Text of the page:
We characterized the transcriptional response to perturbations in DNA replication caused by DNA damage and disruptions to the replication complex. Upon inhibition of replication (either initiation or elongation), expression of many genes changes. A significant part of this response is mediated by the conserved replication initiation protein and transcription factor DnaA. DnaA represses expression of some genes and activates others. This is independent of the well characterized RecA-mediated SOS response. We found that the DnaA-mediated response activates an inhibitor of sporulation, and also represses transcription of an essential cell division gene (whose product is unstable), thereby inhibiting sporulation and cell division. Furthermore, many of the genes apparently controlled directly by DnaA are conserved and have putative DnaA binding sites in their regulatory regions in other bacteria, indicating that this response is widespread.
Spatial organization of the chromosome and DNA replication in vivo
Cells invest significant resources in the faithful replication and partitioning of chromosomes. Chromosome duplication involves assembly of a large complex of proteins at an origin (at 0° on the B. subtilis circular chromosome) and processive replication in both directions away from the origin. Our work studying replication in vivo indicated that during replication, the DNA moves to the DNA replication machinery (the replisome), gets duplicated, and then moves away. This is in contrast to models in which the replication machinery moves along the DNA.
To gain insight into the spatial and temporal organization of the replication cycle, we visualized replication origins and the replication machinery (replisomes) inside live cells. Our analysis indicates that the location of the origin at the time of replication initiation establishes the position of the replisome. Also, it appears that sister replication forks are not intimately associated with each other throughout the replication cycle. We also found that the subcelluar location of the 0° region of the chromosome does not require the presence of an active origin of replication, nor does it require sequences within the origin itself. We also found that this positioning is independent of the replication initiation protein DnaA. This work indicates that there as yet uncharacterized factors involved in chromosome positioning and orientation.
Proteins involved in chromosome partitioning and DNA organization
Several proteins are known to be involved chromosome organization and partitioning. Soj (ParA) and Spo0J (ParB) of B. subtilis belong to a family of conserved proteins required for efficient plasmid and chromosome partitioning in many bacterial species. We found that soj null mutations cause a defect in chromosome partitioning when combined with a null mutation in smc. smc encodes the structural maintenance of chromosome protein that is highly conserved and involved in chromosome compaction and partitioning. We also found that soj null mutations caused increased initiation of DNA replication and were partly defective in separation of sister copies of the region around the origin of replication. Null mutations in spo0J are also synthetic with smc and cause defects in separation of sister origin regions. soj and spo0J also contribute to regulation of replication initiation, although the mechanism is not yet known.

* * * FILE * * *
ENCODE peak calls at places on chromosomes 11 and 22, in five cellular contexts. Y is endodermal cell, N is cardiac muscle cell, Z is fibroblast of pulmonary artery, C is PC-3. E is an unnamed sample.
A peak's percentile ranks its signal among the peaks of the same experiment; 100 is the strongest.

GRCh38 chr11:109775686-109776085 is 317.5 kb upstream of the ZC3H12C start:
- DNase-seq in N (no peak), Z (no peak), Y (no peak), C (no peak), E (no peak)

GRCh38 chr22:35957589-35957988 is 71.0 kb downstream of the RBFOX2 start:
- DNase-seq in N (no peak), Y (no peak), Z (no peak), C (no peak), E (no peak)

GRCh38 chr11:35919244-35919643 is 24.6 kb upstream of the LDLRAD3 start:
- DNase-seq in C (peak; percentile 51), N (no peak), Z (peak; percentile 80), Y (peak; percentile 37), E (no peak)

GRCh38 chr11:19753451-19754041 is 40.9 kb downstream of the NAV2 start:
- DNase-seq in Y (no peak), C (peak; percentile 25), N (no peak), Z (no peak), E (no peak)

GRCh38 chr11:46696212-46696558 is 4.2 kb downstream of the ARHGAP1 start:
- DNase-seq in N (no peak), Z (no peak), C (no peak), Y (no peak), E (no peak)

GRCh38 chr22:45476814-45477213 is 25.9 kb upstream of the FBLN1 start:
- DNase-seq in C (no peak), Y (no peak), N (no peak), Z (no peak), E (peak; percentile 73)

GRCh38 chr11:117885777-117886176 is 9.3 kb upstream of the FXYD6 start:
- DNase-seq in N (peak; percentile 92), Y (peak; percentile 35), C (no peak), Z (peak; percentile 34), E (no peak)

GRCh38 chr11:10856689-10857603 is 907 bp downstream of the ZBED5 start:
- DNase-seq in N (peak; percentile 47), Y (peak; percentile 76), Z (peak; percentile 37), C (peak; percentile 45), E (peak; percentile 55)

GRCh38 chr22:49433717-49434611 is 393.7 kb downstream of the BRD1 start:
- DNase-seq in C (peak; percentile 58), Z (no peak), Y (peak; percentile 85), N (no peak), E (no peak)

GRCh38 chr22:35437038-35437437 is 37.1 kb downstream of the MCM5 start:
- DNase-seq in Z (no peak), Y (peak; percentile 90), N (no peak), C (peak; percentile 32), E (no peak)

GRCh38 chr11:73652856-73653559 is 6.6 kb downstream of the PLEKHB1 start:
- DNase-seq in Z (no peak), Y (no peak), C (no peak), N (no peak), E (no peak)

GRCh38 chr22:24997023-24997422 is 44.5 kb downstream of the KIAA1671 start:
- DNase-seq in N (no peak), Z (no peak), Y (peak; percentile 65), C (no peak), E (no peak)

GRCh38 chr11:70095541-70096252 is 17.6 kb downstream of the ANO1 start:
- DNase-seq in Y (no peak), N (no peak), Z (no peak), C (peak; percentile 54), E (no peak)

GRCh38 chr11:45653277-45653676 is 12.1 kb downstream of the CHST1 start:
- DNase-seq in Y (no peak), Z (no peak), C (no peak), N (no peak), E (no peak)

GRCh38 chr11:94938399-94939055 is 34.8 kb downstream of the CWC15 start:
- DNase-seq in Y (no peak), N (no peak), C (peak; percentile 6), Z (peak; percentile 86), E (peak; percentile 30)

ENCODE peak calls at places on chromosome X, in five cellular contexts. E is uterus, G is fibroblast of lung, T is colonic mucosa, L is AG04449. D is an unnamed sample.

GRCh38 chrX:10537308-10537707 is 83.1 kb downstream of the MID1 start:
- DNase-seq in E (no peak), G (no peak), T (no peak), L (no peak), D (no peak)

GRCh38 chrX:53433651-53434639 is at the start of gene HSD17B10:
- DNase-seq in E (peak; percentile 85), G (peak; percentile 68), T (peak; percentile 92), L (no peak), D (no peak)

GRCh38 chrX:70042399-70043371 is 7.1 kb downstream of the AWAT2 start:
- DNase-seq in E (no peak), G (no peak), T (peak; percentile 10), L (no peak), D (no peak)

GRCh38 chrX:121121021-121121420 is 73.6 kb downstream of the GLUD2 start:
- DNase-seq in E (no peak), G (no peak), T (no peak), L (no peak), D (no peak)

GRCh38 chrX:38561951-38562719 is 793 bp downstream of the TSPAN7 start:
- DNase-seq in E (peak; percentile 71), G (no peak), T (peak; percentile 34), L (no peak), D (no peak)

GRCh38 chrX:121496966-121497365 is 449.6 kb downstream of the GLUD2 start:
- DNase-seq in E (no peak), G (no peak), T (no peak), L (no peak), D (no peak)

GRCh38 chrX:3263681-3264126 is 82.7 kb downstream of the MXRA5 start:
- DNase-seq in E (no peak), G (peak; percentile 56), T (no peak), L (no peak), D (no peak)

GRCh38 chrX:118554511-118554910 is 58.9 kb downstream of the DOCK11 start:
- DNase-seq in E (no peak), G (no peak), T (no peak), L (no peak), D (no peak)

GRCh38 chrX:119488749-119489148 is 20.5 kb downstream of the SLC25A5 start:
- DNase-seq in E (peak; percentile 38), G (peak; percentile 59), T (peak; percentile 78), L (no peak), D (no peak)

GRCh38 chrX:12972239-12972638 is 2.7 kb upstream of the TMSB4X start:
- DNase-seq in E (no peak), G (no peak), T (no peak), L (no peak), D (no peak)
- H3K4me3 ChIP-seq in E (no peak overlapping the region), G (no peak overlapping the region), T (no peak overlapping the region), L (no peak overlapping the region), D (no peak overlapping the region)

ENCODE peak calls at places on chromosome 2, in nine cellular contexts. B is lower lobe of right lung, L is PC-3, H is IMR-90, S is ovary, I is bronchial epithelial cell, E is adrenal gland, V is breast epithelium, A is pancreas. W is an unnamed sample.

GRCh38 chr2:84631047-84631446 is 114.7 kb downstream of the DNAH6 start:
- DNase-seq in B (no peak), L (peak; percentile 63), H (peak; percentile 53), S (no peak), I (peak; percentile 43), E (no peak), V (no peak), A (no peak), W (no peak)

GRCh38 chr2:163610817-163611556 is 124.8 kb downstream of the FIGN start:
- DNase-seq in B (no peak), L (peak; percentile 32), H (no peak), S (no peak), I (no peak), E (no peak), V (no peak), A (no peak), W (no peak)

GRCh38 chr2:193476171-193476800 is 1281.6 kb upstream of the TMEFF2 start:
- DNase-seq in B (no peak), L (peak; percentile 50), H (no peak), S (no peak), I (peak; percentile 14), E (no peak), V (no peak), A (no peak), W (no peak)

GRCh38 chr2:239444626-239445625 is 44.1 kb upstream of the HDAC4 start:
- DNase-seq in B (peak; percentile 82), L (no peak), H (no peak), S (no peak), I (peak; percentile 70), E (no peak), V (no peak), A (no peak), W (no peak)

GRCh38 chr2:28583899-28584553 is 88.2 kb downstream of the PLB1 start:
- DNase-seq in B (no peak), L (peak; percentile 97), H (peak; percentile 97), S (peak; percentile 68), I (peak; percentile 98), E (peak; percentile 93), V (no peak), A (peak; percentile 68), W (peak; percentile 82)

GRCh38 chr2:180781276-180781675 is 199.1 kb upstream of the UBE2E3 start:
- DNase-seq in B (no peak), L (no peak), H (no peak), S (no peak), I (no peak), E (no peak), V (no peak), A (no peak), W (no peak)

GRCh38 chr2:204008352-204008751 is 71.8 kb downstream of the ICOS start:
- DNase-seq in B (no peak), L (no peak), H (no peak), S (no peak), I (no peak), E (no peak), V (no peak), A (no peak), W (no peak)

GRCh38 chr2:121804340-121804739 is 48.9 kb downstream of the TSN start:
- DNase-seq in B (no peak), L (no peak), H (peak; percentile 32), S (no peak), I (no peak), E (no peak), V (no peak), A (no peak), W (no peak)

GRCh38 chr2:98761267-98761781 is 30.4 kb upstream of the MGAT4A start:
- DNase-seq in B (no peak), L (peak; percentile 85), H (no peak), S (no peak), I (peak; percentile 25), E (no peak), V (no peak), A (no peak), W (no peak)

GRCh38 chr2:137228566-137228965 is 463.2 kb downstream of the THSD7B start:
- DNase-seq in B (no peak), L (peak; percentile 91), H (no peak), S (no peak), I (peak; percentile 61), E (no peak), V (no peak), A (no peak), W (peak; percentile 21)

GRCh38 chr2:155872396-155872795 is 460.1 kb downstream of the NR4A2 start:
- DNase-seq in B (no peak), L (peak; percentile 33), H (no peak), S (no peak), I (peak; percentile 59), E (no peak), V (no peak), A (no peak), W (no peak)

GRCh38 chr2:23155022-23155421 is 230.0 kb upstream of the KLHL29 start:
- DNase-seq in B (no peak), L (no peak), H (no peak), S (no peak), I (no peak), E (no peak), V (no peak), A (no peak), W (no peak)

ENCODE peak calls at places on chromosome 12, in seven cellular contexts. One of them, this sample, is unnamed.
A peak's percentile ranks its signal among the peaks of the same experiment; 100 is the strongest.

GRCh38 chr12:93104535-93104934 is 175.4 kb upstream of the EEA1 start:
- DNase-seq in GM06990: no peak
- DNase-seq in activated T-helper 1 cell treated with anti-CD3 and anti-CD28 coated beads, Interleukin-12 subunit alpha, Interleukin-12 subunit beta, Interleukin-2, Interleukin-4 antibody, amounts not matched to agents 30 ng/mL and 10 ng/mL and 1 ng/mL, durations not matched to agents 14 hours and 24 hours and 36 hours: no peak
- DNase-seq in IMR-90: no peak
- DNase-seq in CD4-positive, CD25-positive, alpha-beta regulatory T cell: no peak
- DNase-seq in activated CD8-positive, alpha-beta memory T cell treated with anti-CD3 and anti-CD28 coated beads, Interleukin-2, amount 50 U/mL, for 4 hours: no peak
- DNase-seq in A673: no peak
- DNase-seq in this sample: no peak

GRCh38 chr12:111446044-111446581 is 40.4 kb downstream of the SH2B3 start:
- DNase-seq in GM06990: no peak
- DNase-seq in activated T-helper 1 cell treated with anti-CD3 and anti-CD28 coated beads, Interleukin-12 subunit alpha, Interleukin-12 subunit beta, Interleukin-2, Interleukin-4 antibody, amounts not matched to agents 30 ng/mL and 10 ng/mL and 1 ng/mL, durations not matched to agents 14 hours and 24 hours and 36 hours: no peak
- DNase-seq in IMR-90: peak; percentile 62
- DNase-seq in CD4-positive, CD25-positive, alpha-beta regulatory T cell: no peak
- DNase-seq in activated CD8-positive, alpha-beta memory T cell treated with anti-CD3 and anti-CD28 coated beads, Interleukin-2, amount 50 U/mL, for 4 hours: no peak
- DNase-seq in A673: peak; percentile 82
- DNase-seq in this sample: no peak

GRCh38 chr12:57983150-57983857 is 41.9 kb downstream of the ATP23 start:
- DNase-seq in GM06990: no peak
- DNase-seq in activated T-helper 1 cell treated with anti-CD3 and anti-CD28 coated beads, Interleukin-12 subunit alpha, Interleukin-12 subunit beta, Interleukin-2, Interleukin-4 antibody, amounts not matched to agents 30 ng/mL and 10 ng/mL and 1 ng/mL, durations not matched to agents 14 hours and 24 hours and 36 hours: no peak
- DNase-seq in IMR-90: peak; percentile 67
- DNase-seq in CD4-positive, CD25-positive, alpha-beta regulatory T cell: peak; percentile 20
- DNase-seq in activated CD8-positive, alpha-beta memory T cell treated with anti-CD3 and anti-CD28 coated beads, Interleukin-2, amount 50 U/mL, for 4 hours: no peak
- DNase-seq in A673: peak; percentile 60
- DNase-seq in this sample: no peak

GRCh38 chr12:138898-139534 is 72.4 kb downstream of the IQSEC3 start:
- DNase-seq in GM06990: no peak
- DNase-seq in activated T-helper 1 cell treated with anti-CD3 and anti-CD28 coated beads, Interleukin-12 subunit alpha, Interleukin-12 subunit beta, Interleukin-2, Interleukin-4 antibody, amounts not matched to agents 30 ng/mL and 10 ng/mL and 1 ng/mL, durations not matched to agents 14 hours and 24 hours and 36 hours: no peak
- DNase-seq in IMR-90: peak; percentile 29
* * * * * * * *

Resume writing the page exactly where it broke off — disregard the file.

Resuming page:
Regulation of replication
Just as cells sense internal and external conditions and modulate transcription, they also modulate replication, both initiation and elongation of replication. Sudden decreases in nutrient availability cause a relatively rapid inhibition in replication elongation. We monitored the progression of replication forks using DNA microarrays and found that the inhibition in elongation of replication caused by nutritional downshift is due to accumulation of the signaling molecules pppGpp and ppGpp. We showed that these signaling nucleotides inhibit primase, an essential component of the replication machinery. This regulation is likely to prevent DNA damage or mutagenesis that could occur during replication in the absence of sufficient dNTPs and provides a link between nutrient availability and the preservation of genome integrity, likely forming part of a general bacterial stress response to enhance survival in adverse conditions.
Bose*, B., Auchtung*, J.M., Lee, C.A., and Grossman, A.D. *co-1st authors; A conserved anti-repressor controls horizontal gene transfer by proteolysis. Mol Microbiol in press (2008).
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Simmons, LA*, Davies, BW, Grossman, AD, & Walker, GC (2008) ß-Clamp directs localization of mismatch repair in Bacillus subtilis. Mol Cell 29, 291-301. *co-advised postdoc with G. Walker
Berkmen, MB, & Grossman, AD (2007) Subcellular positioning of the origin region of the Bacillus subtilis chromosome is independent of sequences within oriC, the site of replication initiation, and the replication initiator DnaA. Mol Microbiol 63, 150-165.
Lee, CA, Auchtung, JM, Monson, RE, & Grossman, AD (2007) Identification and characterization of int (integrase), xis (excisionase) and chromosomal attachment sites of the integrative and conjugative element ICEBs1 of Bacillus subtilis. Mol Microbiol 66, 1356-1369.
Lee, CA, & Grossman, AD (2007) Identification of the origin of transfer (oriT) and DNA relaxase required for conjugation of the integrative and conjugative element ICEBs1 of Bacillus subtilis. J Bacteriol 189, 7254-7261.
Simmons, LA*, Grossman, AD, & Walker, GC (2007) Replication is required for the RecA localization response to DNA damage in Bacillus subtilis. Proc Natl Acad Sci U S A 104, 1360-1365. *co-advised postdoc with G. Walker
Wang, JD, Berkmen, MB, & Grossman, AD (2007) Genome-wide coorientation of replication and transcription reduces adverse effects on replication in Bacillus subtilis. Proc Natl Acad Sci U S A 104, 5608-5613.
Auchtung, JM, Lee, CA, & Grossman, AD (2006) Modulation of the ComA-dependent quorum response in Bacillus subtilis by multiple Rap proteins and Phr peptides. J Bacteriol 188, 5273-5285.